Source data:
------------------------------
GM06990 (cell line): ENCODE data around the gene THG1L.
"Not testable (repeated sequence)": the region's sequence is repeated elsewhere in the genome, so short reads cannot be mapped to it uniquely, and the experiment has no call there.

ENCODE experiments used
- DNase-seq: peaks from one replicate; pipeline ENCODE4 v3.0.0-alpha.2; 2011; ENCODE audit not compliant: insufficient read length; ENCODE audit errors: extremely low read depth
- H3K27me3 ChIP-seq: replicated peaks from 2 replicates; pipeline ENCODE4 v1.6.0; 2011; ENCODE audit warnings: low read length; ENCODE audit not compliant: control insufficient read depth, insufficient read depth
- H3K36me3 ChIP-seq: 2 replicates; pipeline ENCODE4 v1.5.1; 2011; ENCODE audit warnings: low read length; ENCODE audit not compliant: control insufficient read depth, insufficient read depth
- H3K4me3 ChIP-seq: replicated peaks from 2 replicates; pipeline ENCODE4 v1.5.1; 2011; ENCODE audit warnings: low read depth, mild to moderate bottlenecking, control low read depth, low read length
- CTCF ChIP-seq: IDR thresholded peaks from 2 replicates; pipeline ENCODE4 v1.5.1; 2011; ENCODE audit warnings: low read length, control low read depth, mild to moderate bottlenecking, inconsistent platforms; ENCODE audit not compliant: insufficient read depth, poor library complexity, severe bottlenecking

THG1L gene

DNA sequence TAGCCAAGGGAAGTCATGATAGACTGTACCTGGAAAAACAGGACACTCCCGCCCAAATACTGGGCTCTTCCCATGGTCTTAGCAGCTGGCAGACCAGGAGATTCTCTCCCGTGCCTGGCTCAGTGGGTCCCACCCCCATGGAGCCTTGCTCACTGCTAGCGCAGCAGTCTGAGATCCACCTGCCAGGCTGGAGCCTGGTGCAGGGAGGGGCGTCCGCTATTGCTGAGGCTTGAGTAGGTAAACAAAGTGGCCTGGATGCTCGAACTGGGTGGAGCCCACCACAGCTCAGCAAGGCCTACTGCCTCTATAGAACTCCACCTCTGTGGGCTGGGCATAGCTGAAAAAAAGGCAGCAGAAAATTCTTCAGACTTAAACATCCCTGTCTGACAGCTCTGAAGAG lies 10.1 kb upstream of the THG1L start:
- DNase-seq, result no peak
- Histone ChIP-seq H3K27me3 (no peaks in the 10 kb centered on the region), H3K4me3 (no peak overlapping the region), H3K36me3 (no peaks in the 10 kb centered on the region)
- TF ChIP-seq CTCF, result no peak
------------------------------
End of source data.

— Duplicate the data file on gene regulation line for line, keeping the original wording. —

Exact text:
GM06990 (cell line): ENCODE data around the gene THG1L.
"Not testable (repeated sequence)": the region's sequence is repeated elsewhere in the genome, so short reads cannot be mapped to it uniquely, and the experiment has no call there.

ENCODE experiments used
- DNase-seq: peaks from one replicate; pipeline ENCODE4 v3.0.0-alpha.2; 2011; ENCODE audit not compliant: insufficient read length; ENCODE audit errors: extremely low read depth
- H3K27me3 ChIP-seq: replicated peaks from 2 replicates; pipeline ENCODE4 v1.6.0; 2011; ENCODE audit warnings: low read length; ENCODE audit not compliant: control insufficient read depth, insufficient read depth
- H3K36me3 ChIP-seq: 2 replicates; pipeline ENCODE4 v1.5.1; 2011; ENCODE audit warnings: low read length; ENCODE audit not compliant: control insufficient read depth, insufficient read depth
- H3K4me3 ChIP-seq: replicated peaks from 2 replicates; pipeline ENCODE4 v1.5.1; 2011; ENCODE audit warnings: low read depth, mild to moderate bottlenecking, control low read depth, low read length
- CTCF ChIP-seq: IDR thresholded peaks from 2 replicates; pipeline ENCODE4 v1.5.1; 2011; ENCODE audit warnings: low read length, control low read depth, mild to moderate bottlenecking, inconsistent platforms; ENCODE audit not compliant: insufficient read depth, poor library complexity, severe bottlenecking

THG1L gene

DNA sequence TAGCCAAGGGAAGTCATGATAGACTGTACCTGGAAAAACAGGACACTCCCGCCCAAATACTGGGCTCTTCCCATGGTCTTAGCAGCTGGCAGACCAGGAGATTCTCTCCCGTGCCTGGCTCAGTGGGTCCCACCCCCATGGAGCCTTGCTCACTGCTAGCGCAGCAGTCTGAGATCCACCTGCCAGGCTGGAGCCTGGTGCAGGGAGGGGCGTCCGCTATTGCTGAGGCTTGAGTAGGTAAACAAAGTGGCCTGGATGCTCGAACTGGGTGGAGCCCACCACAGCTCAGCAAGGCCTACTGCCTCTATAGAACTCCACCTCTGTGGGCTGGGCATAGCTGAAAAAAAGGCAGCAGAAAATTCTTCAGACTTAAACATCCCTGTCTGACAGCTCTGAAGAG lies 10.1 kb upstream of the THG1L start:
- DNase-seq, result no peak
- Histone ChIP-seq H3K27me3 (no peaks in the 10 kb centered on the region), H3K4me3 (no peak overlapping the region), H3K36me3 (no peaks in the 10 kb centered on the region)
- TF ChIP-seq CTCF, result no peak